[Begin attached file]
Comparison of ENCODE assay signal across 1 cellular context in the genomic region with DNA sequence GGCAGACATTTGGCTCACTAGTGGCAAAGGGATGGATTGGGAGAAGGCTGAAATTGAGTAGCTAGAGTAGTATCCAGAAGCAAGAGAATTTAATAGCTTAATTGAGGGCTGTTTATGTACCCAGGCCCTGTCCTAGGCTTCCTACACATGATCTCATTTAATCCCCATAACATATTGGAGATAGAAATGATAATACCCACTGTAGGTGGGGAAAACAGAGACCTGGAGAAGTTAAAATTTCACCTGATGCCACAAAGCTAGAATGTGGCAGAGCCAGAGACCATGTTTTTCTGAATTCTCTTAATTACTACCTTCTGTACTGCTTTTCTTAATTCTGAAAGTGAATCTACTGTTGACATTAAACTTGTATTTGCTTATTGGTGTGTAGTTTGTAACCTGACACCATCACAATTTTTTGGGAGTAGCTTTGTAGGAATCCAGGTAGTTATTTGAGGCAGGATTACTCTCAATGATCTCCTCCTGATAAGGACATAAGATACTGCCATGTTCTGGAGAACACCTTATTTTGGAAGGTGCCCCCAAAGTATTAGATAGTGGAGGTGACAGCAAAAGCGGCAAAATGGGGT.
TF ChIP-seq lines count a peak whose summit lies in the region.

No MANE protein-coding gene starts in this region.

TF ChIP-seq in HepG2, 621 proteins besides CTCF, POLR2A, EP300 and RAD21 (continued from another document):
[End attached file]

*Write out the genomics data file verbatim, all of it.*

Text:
Comparison of ENCODE assay signal across 1 cellular context in the genomic region with DNA sequence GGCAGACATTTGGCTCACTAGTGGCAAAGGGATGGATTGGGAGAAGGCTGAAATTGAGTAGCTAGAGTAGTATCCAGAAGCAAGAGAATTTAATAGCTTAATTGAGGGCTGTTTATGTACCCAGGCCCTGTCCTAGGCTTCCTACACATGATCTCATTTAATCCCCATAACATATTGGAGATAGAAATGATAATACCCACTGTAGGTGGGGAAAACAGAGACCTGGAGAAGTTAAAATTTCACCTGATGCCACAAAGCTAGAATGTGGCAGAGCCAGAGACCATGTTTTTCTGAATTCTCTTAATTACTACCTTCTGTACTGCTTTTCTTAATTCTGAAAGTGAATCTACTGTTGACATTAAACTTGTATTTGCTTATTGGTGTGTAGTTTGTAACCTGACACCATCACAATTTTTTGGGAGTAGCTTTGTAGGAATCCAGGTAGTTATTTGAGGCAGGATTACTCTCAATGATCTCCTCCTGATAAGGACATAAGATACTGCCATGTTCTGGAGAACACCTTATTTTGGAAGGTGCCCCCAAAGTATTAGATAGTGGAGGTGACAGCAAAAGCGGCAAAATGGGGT.
TF ChIP-seq lines count a peak whose summit lies in the region.

No MANE protein-coding gene starts in this region.

TF ChIP-seq in HepG2, 621 proteins besides CTCF, POLR2A, EP300 and RAD21 (continued from another document):